Mazda Recalls Over 120,000 Cars and SUVs That Might Stall While Driving

The affected vehicles are equipped with a faulty fuel pump from automotive supplier Denso

2019 Mazda CX-5 in front of a house
2019 Mazda CX-5
Photo: Mazda

Mazda is the latest manufacturer to recall vehicles in order to fix faulty fuel pumps. Over 121,000 cars and SUVs are involved in the recall, including 2018 Mazda3 sedans and hatchbacks, 2018 Mazda6 sedans, 2019 CX-3 SUVs, 2018 and 2019 MX-5 Miata coupes and convertibles, 2018 and 2019 CX-5 and CX-9 SUVs, and 2019 and 2020 Mazda2 hatchbacks. 

Affected vehicles could stall if the fuel pump fails while the vehicle is in motion, which could cause a crash. They may also fail to start.

The problem is due to a batch of over 2 million faulty low-pressure fuel pumps manufactured by Denso, an automotive supplier, which were installed on vehicles made by Acura, Ford, Honda, Lexus, Mazda, Mitsubishi, Subaru, and Toyota. Toyota has already recalled over 3 million vehicles (not all the recalled vehicles have a faulty pump), and more recalls may follow.

The Details

Vehicles Recalled 
• 2018 Mazda3 sedans and hatchbacks and Mazda6 sedans
• 2019 CX-3 SUVs
• 2018 and 2019 CX-5 and CX-9 SUVs, and MX-5 Miata coupes and convertibles
• 2019 and 2020 Mazda2 hatchbacks

The problem: An improperly manufactured fuel pump could develop cracks and fail, which may prevent the vehicle’s engine from starting or cause it to stall while it’s running.

The fix: Mazda dealers will inspect and, if necessary, replace the fuel pump free of charge.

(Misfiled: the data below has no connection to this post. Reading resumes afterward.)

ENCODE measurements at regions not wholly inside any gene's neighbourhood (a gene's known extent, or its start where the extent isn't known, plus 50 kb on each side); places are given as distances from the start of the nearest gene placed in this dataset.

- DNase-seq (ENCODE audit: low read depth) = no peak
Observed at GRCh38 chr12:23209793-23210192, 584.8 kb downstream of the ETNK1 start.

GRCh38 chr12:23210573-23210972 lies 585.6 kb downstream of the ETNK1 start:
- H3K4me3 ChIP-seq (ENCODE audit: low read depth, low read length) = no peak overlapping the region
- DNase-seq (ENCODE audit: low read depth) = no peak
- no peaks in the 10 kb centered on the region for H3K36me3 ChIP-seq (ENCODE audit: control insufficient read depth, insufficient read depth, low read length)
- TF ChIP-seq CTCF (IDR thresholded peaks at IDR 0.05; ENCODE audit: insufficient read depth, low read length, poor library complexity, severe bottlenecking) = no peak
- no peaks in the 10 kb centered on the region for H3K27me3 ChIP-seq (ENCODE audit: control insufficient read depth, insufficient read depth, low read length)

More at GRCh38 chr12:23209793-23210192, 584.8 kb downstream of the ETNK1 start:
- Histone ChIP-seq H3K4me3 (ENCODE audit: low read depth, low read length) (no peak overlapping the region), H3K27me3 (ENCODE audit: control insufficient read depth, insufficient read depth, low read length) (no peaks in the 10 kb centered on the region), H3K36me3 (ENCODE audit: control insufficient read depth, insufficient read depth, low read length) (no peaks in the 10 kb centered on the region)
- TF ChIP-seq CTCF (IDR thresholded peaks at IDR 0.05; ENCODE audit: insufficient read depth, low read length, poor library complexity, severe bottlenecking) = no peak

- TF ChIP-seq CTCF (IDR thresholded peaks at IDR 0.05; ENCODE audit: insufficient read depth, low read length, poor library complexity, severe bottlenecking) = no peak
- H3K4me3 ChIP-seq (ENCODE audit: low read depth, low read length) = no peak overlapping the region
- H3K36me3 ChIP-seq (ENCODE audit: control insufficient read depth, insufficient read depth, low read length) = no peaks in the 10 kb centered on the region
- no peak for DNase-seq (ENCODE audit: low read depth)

How to contact the manufacturer: Mazda will begin notifying owners of affected vehicles starting in early January 2022. Owners may also contact Mazda customer service at 800-222-5500 and select option 4. Mazda’s own number for this recall is 5321K.

NHTSA campaign number: 21V875

Check to see whether your vehicle has an open recall: The National Highway Traffic Safety Administration’s website will tell you whether your vehicle has any open recalls that need to be addressed.

If you plug your car’s 17-digit vehicle identification number (VIN) into NHTSA’s website and a recall doesn’t appear, it means your vehicle doesn’t currently have any open recalls. Because automakers issue recalls often, and for many older vehicles, we recommend checking back regularly to see whether your vehicle has had a recall issued.

Stay informed about recalls that might affect your vehicle using our Car Recall Tracker.

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Head shot photo of CRO Cars CIA editor Keith Barry

Keith Barry

Despite my love for quirky, old European sedans like the Renault Medallion, it's my passion to help others find a safe, reliable car that still puts a smile on their face—even if they're stuck in traffic. When I'm not behind the wheel or the keyboard, you can find me exploring a new city on foot or planning my next trip.